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Doody's Review ServiceReviewer: John K. Larson, MD (Rush University Medical Center)
Description: This book is the product of the Venice International Working Group of 43 international clinicians, educators, and researchers. Organized by the International Association for Child and Adolescent Psychiatry and Allied Professionals, the Venice group began meeting in 1996 to discuss the mounting problems associated with changes in mental health systems and services for children and adolescents around the world.
Purpose: This volume, a highly political undertaking, presents a strong case for increasing funding for research and the treatment of psychiatric illness in this age group.
Audience: The targeted audience primarily consists of child and adolescent clinicians, administrators, and policymakers.
Features: The book is divided into seven sections. The first section provides an excellent overview of developmental psychopathology and the prevalence of psychiatric disorders in childhood and adolescence. The second section is concerned with costs and the economics of mental healthcare. The third section deals with outcome measurement. Sections four and five describe a number of model programs. Section six is a summary and section seven contains conclusions and recommendations of the International Association for Child and Adolescent Psychiatry and Allied Professions (IACAPAP). Each chapter concludes with an excellent bibliography. As might be expected, the diversity of authorship results in a variety of sometimes conflicting viewpoints, however this is not distracting and only tends to add breadth to this impressive effort.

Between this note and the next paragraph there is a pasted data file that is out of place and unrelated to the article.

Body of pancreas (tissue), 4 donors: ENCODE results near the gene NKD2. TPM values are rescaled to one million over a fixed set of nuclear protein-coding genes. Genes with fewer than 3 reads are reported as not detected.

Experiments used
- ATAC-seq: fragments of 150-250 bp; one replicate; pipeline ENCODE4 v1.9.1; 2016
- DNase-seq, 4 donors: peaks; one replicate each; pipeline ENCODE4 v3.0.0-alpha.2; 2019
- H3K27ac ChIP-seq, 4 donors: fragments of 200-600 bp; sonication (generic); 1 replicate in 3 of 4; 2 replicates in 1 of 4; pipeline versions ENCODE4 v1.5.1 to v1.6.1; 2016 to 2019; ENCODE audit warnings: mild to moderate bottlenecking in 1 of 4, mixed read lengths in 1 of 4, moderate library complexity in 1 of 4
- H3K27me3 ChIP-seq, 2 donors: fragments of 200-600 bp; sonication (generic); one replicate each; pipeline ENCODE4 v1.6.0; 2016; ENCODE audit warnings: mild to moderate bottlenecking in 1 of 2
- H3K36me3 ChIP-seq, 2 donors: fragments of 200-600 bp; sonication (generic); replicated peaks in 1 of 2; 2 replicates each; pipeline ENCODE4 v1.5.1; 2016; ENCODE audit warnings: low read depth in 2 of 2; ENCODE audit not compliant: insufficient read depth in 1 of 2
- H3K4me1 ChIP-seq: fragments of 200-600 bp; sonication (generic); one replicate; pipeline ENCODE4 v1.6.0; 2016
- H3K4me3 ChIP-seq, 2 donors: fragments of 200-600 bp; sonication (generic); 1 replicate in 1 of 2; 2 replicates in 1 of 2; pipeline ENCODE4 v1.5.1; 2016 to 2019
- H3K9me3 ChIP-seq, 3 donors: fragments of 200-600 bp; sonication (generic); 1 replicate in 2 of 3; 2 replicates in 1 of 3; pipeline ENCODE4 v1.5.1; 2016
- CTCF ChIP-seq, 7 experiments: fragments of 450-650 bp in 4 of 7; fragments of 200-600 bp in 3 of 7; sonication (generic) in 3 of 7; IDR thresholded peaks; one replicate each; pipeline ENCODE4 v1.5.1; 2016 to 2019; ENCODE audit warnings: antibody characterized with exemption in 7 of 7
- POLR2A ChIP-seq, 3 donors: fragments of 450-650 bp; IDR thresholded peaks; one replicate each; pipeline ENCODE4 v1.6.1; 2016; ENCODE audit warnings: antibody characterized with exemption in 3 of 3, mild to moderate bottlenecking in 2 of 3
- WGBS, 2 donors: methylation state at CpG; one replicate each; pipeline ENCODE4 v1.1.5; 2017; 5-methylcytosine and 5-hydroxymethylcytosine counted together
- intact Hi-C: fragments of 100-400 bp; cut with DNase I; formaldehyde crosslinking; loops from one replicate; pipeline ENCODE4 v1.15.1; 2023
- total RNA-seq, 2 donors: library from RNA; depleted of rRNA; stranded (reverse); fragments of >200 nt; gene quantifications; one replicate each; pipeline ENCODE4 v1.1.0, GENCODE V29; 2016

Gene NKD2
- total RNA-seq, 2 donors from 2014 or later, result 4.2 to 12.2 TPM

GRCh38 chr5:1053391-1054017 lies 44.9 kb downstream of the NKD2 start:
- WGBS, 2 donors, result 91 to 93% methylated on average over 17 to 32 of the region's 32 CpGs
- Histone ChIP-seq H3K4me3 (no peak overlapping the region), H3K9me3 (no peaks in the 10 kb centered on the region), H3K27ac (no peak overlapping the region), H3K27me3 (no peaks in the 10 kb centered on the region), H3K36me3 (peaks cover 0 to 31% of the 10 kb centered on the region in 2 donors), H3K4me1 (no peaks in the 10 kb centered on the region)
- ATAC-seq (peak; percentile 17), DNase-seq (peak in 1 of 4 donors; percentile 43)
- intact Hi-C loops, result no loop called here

Assessment: This volume is an extremely successful effort to provide the reader with a broad but detailed overview of the international state of child and adolescent psychiatric services. It has special relevance in our current deliberations regarding the impact of managed care and cost containment on the delivery of meaningful services to those who trust us. It could serve as the basis for a blueprint for system design well into the 21st century.